CARB approves air quality plan for South Coast Air Basin ahead of 2023 clean-air deadline
For immediate release
SACRAMENTO – Today, the California Air Resources Board voted to approve an updated plan for the South Coast Air Basin aimed at further cutting smog-forming emissions to attain the federal 8-hour ozone standard. The air quality plan is the most stringent in the nation.
In order to address some of the country’s highest levels of smog, the plan includes innovative new strategies to improve air quality, ranging from a new statewide locomotive regulation to more stringent off-road diesel engine standards. The plan also includes current efforts to transform California’s vehicle fleet to zero-emission.
Yet even with these rules in effect, sources of air pollution for which federal authorities have primary responsibility are expected to make meeting the federal standard more challenging. CARB analysis indicates that federal sources such as planes and trains will emit more smog-forming nitrogen oxides (NOx) emissions than any other mobile sources in the South Coast Air Basin by the end of the next decade.
“The plan approved today reflects more hard work by California air quality regulators to use all the tools and authority at our disposal to achieve emissions reductions needed to protect people in the South Coast who are exposed to unhealthful air,” CARB Chair Mary D. Nichols said. “But it is imperative that U.S. EPA move quickly to do its job and reduce pollution from the sources it has the responsibility to regulate.
“To meet the 80 parts per billion ozone standard in the South Coast, all levels of government must do their part,” Nichols added. “The updated plan serves as a call to action. California is prepared to coordinate with U.S. EPA on all efforts to focus on real actions to reduce emissions.”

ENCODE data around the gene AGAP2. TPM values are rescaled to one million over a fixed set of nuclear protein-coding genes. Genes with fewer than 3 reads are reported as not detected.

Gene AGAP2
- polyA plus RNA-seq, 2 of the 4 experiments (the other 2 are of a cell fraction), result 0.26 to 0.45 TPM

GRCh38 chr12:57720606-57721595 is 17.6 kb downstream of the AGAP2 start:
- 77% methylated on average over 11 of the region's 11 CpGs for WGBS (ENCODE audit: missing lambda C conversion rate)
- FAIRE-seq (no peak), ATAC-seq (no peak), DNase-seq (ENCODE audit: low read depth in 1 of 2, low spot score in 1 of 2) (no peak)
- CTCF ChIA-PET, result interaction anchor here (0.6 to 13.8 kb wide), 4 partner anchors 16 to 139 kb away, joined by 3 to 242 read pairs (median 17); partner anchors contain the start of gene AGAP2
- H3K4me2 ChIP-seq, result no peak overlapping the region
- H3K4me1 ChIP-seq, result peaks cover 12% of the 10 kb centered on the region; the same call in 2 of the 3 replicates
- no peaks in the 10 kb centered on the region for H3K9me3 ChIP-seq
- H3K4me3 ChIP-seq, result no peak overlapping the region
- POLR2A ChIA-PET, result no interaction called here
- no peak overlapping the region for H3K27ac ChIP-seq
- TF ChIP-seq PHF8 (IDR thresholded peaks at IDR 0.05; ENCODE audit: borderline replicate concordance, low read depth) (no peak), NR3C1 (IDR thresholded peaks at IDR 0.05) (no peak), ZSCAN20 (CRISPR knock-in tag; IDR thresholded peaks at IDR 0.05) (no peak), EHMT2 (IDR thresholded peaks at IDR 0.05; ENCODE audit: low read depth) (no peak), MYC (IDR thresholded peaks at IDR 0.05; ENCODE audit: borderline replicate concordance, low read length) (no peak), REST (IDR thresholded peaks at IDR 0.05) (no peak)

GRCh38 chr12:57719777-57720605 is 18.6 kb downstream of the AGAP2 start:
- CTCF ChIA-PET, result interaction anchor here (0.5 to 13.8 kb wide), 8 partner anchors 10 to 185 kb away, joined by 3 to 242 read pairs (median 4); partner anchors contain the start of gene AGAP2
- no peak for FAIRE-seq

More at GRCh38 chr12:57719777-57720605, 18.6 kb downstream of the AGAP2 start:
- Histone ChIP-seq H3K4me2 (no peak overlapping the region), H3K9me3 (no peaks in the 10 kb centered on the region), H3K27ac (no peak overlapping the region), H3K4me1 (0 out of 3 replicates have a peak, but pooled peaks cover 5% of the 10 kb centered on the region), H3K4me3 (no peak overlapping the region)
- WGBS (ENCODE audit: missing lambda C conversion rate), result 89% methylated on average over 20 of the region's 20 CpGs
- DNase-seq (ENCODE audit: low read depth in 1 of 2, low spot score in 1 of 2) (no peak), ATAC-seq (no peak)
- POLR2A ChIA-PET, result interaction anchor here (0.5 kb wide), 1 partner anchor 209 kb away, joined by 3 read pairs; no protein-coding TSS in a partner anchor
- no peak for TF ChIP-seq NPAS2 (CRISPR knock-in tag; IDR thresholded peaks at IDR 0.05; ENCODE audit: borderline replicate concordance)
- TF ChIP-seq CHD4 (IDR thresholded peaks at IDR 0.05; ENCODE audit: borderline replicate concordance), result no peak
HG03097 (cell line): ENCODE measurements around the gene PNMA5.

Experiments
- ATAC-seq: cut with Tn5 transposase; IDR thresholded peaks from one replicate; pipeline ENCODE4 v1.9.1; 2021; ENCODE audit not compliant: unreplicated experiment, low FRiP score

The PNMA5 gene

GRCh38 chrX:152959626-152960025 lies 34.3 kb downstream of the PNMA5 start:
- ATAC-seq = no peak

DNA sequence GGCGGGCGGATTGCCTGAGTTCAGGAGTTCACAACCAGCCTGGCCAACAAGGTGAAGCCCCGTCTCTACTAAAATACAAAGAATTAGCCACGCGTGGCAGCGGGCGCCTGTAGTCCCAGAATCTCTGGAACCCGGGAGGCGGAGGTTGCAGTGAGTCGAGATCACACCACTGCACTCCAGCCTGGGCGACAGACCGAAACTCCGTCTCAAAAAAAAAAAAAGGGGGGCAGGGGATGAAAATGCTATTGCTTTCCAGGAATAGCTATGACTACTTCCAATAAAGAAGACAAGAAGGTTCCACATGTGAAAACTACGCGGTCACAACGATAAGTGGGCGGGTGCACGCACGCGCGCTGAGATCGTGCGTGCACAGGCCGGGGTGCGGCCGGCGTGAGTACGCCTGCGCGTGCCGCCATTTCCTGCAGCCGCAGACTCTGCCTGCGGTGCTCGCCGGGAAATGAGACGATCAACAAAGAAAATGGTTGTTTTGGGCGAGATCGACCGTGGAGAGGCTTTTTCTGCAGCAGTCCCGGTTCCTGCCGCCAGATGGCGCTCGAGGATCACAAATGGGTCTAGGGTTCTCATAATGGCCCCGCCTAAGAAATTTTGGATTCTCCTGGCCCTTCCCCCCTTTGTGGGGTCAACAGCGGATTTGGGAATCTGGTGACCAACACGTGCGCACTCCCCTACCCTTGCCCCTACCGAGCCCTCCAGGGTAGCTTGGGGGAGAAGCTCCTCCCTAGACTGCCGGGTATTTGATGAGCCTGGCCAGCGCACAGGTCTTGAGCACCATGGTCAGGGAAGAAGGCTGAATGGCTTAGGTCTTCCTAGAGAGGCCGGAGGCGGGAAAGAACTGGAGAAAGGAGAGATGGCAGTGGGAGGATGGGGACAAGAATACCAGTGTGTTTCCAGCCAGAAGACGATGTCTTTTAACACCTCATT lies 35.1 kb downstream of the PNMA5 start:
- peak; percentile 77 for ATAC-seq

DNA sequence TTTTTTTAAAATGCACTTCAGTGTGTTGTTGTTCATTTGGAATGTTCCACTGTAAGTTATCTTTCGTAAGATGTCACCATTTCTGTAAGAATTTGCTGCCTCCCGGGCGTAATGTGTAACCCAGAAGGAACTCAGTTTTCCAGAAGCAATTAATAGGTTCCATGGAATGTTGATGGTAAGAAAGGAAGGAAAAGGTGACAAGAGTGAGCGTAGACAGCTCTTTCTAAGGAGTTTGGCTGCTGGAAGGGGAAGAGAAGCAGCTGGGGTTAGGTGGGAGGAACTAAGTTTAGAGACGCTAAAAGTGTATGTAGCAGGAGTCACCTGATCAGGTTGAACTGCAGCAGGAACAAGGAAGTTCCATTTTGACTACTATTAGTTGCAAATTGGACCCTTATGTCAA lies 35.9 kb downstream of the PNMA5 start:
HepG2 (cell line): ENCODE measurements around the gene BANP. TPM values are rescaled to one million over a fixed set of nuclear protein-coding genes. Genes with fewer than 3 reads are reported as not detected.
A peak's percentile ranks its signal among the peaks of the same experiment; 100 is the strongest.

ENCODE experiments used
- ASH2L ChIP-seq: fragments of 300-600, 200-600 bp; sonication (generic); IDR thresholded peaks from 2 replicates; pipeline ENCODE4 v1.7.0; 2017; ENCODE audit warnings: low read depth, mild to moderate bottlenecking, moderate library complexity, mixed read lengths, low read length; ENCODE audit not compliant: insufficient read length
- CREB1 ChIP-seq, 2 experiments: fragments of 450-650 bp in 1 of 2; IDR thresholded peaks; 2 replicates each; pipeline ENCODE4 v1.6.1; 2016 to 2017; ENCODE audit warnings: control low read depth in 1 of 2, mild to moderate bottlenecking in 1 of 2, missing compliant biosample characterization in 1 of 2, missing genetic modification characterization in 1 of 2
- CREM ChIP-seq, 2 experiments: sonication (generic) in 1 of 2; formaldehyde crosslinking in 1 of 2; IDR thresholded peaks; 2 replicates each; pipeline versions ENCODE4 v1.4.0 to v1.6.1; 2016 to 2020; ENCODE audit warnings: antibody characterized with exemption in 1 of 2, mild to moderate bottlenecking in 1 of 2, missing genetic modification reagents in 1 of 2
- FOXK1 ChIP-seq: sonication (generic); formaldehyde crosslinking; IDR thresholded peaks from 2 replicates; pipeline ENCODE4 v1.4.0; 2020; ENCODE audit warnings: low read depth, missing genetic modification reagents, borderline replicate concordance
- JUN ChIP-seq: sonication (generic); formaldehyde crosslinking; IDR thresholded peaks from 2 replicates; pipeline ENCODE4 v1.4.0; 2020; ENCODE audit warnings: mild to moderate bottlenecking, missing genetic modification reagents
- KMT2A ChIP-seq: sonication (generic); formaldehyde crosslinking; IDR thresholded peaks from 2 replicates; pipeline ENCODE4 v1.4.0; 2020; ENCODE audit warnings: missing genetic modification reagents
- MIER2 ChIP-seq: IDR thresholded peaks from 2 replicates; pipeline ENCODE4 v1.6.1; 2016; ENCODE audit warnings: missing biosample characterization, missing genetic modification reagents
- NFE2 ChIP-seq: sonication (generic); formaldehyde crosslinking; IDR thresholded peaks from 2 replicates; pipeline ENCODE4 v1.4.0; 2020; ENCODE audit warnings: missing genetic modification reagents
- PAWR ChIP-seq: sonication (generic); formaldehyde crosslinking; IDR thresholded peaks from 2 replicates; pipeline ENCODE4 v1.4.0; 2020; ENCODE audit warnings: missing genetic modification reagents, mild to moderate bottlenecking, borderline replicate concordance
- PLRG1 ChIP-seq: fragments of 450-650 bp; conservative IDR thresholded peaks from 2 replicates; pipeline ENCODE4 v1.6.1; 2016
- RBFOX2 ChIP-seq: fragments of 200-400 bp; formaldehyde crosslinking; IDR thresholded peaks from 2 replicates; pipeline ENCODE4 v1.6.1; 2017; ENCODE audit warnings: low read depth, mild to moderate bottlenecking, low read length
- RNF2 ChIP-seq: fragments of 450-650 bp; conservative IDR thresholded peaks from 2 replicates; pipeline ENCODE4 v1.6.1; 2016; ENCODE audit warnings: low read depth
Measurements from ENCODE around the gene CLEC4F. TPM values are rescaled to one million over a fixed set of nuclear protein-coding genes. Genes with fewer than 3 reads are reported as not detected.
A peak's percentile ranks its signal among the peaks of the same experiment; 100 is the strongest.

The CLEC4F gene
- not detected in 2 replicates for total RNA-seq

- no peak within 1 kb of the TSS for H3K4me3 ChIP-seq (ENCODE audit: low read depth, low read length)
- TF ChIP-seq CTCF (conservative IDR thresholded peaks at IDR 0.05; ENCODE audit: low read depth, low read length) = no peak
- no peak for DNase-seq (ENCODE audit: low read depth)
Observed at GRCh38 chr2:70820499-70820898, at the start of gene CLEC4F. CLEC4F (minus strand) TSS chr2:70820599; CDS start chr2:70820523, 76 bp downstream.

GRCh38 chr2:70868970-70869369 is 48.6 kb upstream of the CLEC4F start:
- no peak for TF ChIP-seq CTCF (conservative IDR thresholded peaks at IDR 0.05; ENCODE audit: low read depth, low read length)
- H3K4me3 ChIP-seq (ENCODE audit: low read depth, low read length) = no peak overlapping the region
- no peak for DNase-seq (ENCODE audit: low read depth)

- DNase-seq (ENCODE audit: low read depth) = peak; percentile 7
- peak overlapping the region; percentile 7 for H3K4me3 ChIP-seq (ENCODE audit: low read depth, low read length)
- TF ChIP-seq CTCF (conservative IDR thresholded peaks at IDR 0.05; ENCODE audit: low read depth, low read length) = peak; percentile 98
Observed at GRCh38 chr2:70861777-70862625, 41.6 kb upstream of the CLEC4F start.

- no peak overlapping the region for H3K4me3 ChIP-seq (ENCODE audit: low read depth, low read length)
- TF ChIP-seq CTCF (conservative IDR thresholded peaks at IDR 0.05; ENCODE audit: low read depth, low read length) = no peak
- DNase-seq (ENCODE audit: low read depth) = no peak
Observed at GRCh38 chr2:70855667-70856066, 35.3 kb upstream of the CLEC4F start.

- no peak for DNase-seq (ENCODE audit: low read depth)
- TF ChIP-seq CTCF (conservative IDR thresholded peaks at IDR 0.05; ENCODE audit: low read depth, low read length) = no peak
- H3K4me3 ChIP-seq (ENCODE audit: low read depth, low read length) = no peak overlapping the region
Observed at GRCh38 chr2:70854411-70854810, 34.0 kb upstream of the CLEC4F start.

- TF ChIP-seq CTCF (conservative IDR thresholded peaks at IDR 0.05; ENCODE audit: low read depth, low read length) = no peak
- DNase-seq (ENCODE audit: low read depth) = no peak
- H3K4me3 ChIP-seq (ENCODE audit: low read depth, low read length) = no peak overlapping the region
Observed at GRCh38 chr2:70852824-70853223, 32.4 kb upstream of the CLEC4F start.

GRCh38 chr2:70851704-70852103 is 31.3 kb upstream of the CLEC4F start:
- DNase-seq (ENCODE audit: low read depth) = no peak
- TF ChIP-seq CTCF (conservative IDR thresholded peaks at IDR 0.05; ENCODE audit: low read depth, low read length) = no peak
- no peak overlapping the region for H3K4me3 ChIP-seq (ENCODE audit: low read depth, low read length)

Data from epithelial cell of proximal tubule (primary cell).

Much progress & more to do
The U.S. EPA first established the 80 parts per billion 8-hour ozone standard (80 ppb averaged over 8 hours) in 1997. Since then, CARB and the South Coast Air Quality Management District have together achieved NOx reductions of 900 tons per day. Sources under state control have been reduced by between 70 percent and 90 percent, while sources under federal jurisdiction have been reduced by only 16 percent, and some federal sources of emissions are growing.
While much progress has been made to clean up the air in the South Coast Air Basin – home to more than 17 million people in Los Angeles, San Bernardino, Orange, and Riverside counties – the air basin still has the worst smog in the country.
Among the innovations included in the updated plan are new controls on locomotives, off-road diesel engines, an expansion of incentive funding to accelerate the introduction of clean vehicles into California’s fleets, and additional air district controls. Combined, these measures will provide an additional 25 tons per day of NOx reductions that can be credited toward the 108 tons of NOx per day reduction that is still needed to attain the federal 8-hour ozone standard by 2023. The remaining reductions are reasonably available from further action at the federal level.
CARB estimates controls on these sources for which the federal government is primarily responsible could lower NOx emissions in the South Coast by more than 60 tons per day. Even while calling for more action by the federal government to reduce pollution, in taking its action today, CARB underscored that it will continue to use its authority to the fullest extent to achieve more reductions from pollution sources it regulates.